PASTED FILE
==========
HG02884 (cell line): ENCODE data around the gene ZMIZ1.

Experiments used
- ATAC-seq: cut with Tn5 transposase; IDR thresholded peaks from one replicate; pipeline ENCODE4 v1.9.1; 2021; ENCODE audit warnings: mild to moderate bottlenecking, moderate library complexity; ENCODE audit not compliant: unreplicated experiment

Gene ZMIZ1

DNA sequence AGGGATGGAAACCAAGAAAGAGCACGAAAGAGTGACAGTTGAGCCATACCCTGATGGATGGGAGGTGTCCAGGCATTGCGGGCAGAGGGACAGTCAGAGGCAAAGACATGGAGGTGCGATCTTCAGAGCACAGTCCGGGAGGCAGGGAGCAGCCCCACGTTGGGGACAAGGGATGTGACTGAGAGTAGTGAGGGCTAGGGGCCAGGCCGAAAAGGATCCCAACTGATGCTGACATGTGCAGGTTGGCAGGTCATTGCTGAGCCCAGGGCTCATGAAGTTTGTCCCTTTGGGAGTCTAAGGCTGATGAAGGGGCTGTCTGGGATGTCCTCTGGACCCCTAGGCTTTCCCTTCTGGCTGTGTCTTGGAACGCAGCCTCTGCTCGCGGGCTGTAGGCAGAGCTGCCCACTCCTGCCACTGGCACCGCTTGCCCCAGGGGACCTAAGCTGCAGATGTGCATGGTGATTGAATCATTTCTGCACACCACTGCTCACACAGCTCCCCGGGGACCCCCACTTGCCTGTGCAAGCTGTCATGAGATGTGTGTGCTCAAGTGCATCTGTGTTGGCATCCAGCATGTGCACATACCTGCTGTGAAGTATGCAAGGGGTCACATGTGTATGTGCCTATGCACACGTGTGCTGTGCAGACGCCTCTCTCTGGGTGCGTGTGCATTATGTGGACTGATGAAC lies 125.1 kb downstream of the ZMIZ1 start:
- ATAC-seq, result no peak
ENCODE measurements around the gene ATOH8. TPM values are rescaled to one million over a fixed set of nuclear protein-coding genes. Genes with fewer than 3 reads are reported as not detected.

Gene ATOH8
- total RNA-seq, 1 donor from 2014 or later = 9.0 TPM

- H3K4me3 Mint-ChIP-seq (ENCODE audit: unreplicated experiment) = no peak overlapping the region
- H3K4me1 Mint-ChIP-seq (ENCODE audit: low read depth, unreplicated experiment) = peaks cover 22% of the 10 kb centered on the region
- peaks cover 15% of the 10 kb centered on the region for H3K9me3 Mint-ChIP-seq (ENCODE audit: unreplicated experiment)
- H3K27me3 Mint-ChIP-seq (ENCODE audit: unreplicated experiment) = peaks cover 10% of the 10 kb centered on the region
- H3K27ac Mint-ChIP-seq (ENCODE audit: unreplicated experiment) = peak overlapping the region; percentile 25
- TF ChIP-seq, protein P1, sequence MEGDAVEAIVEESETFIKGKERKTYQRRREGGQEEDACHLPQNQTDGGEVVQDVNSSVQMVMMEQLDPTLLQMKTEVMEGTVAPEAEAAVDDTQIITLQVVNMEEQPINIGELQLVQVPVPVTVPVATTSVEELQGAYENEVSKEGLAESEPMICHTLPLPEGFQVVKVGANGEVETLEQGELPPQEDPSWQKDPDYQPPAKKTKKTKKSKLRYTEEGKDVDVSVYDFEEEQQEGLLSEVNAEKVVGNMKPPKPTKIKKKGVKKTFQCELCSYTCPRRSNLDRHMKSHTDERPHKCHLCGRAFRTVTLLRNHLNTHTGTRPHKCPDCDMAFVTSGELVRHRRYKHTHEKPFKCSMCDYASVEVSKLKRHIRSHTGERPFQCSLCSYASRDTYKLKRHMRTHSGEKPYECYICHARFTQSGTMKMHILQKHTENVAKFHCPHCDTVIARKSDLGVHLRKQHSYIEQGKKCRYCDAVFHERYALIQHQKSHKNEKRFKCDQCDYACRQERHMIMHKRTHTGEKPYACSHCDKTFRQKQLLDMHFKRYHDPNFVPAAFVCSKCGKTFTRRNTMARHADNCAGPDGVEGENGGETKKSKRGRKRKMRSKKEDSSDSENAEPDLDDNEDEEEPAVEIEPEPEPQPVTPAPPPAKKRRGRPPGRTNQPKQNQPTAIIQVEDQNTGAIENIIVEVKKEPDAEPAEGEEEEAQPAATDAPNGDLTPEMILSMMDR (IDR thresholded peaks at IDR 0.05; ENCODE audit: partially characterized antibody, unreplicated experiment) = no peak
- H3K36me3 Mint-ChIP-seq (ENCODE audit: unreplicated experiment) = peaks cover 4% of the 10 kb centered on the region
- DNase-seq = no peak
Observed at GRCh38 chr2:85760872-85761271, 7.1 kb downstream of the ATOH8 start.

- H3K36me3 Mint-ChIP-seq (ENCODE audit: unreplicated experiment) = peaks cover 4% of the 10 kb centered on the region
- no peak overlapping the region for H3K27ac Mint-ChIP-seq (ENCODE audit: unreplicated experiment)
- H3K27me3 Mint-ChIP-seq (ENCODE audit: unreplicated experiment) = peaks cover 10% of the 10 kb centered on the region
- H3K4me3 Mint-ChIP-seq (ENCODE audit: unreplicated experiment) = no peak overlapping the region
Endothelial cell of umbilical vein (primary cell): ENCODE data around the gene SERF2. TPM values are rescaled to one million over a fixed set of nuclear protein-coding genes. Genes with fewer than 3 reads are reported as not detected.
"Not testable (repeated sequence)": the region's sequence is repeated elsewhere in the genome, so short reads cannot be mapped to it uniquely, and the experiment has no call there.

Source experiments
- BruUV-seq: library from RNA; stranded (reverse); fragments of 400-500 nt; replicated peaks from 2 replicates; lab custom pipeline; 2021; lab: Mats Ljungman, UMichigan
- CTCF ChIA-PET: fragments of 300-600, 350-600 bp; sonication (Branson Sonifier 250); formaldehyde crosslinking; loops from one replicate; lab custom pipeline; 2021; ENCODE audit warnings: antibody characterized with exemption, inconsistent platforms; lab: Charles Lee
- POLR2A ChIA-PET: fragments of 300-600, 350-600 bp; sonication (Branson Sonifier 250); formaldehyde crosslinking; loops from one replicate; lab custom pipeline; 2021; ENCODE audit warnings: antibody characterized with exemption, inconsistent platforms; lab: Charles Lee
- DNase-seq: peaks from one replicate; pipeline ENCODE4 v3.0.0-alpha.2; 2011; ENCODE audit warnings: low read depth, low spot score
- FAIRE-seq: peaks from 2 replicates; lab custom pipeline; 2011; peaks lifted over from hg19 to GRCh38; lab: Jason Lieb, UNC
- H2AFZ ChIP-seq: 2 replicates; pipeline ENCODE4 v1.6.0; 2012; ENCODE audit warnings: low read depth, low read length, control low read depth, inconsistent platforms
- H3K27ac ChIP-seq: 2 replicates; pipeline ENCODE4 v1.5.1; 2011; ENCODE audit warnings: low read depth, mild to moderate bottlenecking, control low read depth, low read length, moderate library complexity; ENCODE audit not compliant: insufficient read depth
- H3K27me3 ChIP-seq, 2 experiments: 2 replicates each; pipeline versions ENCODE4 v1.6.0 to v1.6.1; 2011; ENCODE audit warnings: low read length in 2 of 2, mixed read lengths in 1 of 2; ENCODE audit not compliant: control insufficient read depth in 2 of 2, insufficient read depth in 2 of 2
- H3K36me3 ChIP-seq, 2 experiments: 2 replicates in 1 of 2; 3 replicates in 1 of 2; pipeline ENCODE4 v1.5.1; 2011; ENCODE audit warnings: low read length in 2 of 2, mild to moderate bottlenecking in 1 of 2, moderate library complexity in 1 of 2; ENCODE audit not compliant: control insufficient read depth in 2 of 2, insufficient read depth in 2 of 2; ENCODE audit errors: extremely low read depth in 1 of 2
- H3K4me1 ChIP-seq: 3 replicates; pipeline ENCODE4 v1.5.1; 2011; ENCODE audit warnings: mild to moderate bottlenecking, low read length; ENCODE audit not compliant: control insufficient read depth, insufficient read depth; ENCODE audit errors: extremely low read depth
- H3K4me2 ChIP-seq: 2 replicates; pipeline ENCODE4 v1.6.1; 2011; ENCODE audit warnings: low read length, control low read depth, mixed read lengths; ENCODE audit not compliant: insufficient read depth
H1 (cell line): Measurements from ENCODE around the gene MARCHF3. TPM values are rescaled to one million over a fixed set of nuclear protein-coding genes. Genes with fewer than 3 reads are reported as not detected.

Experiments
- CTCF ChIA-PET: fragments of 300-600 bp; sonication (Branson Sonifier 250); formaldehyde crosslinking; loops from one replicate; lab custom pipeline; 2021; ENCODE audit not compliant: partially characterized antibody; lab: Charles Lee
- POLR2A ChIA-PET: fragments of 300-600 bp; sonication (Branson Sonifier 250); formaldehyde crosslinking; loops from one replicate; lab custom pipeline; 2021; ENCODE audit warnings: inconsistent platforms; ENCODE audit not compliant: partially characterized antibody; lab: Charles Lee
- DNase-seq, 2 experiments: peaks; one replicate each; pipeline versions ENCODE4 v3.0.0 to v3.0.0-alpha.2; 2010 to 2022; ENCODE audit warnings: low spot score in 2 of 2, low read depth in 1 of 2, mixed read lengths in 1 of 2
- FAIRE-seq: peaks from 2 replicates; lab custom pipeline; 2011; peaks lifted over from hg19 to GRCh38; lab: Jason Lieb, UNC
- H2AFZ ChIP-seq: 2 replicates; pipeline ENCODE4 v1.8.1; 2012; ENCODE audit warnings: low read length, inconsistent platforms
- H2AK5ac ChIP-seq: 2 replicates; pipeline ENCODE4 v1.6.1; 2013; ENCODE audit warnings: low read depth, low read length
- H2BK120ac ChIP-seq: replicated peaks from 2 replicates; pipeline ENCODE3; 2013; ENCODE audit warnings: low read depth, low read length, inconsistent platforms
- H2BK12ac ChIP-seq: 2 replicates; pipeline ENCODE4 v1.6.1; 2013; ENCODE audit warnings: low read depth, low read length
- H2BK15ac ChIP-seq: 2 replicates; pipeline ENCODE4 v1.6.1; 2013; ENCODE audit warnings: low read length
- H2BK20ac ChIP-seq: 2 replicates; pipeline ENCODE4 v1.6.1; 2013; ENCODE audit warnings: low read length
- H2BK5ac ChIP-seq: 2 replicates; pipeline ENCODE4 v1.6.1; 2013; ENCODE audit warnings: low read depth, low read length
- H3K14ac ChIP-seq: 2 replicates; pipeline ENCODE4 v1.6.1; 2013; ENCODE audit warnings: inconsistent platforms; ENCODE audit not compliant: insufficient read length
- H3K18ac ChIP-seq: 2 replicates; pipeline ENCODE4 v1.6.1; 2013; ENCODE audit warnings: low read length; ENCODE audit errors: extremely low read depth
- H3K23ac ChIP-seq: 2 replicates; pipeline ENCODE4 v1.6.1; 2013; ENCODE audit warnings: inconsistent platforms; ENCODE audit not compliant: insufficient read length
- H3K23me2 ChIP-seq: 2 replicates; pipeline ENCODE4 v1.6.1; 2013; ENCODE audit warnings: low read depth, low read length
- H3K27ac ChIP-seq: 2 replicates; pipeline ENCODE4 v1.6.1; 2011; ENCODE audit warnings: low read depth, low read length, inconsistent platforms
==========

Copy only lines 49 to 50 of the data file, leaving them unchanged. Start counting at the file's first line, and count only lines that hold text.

- H2BK5ac ChIP-seq: 2 replicates; pipeline ENCODE4 v1.6.1; 2013; ENCODE audit warnings: low read depth, low read length
- H3K14ac ChIP-seq: 2 replicates; pipeline ENCODE4 v1.6.1; 2013; ENCODE audit warnings: inconsistent platforms; ENCODE audit not compliant: insufficient read length